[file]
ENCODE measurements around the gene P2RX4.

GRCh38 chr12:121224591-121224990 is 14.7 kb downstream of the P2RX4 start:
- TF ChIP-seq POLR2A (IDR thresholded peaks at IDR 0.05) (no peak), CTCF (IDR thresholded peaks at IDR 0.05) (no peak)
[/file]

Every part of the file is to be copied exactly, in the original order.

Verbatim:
ENCODE measurements around the gene P2RX4.

GRCh38 chr12:121224591-121224990 is 14.7 kb downstream of the P2RX4 start:
- TF ChIP-seq POLR2A (IDR thresholded peaks at IDR 0.05) (no peak), CTCF (IDR thresholded peaks at IDR 0.05) (no peak)